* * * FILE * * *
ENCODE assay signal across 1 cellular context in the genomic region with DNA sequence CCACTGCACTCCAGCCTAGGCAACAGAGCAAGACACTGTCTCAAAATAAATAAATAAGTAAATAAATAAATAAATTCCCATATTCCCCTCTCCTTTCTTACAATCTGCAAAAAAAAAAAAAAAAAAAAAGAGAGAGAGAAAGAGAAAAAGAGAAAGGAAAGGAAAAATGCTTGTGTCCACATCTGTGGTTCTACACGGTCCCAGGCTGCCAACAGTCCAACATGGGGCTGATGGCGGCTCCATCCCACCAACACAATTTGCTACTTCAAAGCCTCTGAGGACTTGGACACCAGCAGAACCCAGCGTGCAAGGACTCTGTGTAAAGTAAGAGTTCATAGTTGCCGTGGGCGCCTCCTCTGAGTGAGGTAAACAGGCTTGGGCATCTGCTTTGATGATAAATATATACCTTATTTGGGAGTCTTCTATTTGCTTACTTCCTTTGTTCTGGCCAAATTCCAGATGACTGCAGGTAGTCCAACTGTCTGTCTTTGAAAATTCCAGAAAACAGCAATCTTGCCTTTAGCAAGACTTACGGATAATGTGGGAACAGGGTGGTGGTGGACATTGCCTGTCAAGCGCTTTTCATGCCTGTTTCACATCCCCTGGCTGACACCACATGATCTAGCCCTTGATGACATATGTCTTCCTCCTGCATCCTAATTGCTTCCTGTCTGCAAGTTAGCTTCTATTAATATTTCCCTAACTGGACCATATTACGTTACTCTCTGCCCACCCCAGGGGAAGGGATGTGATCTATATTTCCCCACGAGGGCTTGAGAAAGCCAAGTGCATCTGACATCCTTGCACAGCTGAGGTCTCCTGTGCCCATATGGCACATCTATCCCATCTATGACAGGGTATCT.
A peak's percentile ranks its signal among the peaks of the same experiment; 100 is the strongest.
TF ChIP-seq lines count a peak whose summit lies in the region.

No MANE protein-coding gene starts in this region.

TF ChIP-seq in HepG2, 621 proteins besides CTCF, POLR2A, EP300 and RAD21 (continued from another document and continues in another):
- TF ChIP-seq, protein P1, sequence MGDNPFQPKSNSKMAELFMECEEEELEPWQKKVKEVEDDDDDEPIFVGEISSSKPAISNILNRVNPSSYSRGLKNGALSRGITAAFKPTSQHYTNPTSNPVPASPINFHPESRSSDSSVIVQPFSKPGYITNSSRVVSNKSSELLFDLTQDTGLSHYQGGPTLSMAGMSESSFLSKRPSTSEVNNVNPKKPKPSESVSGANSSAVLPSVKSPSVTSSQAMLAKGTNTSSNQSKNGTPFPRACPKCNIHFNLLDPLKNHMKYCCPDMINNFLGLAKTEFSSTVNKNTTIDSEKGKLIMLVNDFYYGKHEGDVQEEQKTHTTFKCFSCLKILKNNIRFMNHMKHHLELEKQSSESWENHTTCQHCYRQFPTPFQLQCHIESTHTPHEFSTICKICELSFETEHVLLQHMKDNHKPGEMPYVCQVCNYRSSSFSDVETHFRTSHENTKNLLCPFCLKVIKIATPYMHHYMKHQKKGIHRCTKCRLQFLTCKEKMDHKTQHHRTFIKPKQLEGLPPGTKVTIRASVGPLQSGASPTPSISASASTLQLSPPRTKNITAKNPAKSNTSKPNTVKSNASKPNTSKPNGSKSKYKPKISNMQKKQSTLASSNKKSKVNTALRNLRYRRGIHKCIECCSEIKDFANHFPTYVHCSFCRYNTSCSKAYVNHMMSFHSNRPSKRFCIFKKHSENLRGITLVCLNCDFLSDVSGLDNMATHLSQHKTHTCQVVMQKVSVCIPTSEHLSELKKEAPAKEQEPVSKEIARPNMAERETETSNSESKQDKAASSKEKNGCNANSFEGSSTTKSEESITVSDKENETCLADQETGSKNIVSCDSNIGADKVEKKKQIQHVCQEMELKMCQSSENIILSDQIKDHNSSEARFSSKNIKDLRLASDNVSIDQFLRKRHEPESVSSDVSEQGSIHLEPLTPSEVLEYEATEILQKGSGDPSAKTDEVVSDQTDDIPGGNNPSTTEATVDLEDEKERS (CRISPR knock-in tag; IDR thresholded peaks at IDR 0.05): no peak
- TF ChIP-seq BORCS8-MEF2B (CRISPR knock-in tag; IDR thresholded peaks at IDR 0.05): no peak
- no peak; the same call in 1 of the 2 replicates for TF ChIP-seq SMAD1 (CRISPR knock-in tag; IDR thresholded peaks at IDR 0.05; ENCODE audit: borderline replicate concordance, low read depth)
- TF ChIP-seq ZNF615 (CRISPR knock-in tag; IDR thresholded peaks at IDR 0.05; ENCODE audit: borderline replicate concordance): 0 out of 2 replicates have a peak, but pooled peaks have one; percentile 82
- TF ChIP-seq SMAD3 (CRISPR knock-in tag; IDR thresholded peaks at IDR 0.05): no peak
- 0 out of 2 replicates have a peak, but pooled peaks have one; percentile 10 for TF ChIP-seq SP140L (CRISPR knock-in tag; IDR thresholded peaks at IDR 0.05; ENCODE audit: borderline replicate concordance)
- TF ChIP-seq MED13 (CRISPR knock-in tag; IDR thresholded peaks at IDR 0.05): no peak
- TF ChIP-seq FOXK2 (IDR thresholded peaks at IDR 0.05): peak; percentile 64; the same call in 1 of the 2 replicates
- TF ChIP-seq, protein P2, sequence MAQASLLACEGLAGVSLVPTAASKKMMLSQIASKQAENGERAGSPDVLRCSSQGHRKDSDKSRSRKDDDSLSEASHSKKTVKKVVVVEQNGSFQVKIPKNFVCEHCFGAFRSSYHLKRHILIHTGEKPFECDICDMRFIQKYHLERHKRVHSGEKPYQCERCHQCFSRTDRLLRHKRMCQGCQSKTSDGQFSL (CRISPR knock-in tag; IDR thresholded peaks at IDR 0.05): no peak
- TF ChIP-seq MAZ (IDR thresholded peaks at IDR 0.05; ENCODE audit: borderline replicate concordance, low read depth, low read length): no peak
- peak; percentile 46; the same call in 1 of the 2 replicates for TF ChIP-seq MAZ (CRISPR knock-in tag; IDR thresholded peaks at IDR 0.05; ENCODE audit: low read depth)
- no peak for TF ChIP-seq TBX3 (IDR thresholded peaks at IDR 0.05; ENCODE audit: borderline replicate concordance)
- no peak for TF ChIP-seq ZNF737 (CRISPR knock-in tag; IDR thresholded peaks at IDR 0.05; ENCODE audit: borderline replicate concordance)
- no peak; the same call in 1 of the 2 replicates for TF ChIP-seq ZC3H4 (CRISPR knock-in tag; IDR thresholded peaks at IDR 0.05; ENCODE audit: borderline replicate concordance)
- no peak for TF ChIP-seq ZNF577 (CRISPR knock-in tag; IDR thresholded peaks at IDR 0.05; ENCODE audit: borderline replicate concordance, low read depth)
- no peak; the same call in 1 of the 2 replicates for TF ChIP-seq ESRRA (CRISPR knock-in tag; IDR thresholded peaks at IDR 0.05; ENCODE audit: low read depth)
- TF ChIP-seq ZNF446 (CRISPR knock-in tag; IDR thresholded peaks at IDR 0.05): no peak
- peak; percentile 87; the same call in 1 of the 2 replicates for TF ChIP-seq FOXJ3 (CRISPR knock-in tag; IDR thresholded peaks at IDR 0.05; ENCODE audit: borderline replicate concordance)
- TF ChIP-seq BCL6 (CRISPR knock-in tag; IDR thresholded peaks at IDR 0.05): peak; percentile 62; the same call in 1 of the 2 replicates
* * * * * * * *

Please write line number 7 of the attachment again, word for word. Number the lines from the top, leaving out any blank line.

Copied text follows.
- TF ChIP-seq BORCS8-MEF2B (CRISPR knock-in tag; IDR thresholded peaks at IDR 0.05): no peak